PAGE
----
Friday, 16 September 2011

Better services means better lives for learning disabled adults

Alan at new service base Hillside in Beeston

Council chiefs have approved plans to push ahead with the wholesale transformation of day services for adults with learning disabilities in Leeds.

The modernised service will see people with learning disabilities across the city empowered to get involved in everyday activities in their own local communities, with services personalised to each individual’s own particular requirements. The council’s executive board unanimously backed the move at its meeting last week.

The first stage of the strategy, which was developed in close consultation with customers and their families, has already been successfully introduced for previous customers of the Moor End Day Centre in South Leeds, which is now closed. These adults now receive their services from the voluntary sector with support from adult social care staff at three small community bases in the local area.

Feedback from the 86 customers and their carers has been very positive. They all have individual support packages in place and are accessing a much wider range of activities than they were before including arts and crafts, keep fit, cookery, social and employment skills.

The council will now start to implement this programme across the rest of the city, which will allow resources that are currently tied up in buildings to be redirected into providing a much more personalised service for customers.

The programme will see the Fulfilling Lives centres at Horsforth, West Ardsley and Rothwell East close, to be replaced by smaller bases and services in existing community facilities. The centres at Bramley and Rothwell West will be refurbished to accommodate people with complex support needs. In Wetherby, discussions are taking place with customers and other stakeholders to find a suitable alternative to the current arrangements.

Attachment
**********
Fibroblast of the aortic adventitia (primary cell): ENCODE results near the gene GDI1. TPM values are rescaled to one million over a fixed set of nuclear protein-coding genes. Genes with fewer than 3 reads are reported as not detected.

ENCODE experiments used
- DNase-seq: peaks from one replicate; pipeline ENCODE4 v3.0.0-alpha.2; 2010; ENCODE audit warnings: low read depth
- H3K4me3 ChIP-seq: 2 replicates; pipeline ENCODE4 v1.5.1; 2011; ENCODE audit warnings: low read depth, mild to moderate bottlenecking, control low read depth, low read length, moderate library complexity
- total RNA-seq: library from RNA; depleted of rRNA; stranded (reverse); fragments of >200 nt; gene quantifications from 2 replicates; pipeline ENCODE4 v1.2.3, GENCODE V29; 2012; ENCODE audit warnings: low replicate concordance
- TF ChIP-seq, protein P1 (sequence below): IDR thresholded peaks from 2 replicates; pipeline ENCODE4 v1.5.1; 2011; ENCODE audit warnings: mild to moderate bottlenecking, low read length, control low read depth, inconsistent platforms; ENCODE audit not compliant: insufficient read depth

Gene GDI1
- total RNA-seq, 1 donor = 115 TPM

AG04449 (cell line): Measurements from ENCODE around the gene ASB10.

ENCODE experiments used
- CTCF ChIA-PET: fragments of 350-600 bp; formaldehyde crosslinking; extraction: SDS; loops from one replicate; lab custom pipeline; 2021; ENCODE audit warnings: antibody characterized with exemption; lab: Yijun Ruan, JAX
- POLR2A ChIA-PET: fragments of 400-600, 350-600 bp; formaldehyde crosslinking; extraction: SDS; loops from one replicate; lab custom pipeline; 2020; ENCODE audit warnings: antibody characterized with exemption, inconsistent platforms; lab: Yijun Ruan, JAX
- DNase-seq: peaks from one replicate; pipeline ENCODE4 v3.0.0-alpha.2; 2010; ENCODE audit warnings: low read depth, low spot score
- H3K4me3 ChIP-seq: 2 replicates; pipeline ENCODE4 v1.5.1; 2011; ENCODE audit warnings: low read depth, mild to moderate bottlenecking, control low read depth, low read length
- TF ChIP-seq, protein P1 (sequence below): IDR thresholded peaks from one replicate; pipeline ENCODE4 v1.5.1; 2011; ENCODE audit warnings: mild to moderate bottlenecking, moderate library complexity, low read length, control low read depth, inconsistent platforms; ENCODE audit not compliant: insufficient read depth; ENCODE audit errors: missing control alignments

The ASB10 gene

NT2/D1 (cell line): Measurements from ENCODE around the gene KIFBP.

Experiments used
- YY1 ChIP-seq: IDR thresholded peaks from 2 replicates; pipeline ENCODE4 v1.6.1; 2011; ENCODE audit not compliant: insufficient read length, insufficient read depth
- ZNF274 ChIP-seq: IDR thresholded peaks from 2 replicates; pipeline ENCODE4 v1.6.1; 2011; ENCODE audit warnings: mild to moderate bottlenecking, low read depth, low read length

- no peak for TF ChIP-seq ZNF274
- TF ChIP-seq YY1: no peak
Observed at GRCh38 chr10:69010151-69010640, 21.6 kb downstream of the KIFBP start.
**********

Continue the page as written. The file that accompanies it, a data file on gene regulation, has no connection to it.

Councillor Lucinda Yeadon, executive board member with responsibility for adult health and social care said:
“This is another landmark in our drive to modernise services for people with learning disabilities. I’m delighted that the executive board backed the proposals, as people with learning disabilities have a right to feel that they are part of their local communities.

“This new strategy has already proved to be a great success with customers from the Moor End Day Centre, who we know have been empowered by the new opportunities that have been organised for them. It is absolutely right that we now make these available to service-users across the rest of the city.

"We will continue to work closely with our customers as we roll the programme out. This will ensure that we are putting in place the right activities and services to enable these vulnerable adults to fulfil their potentials and follow their own interests.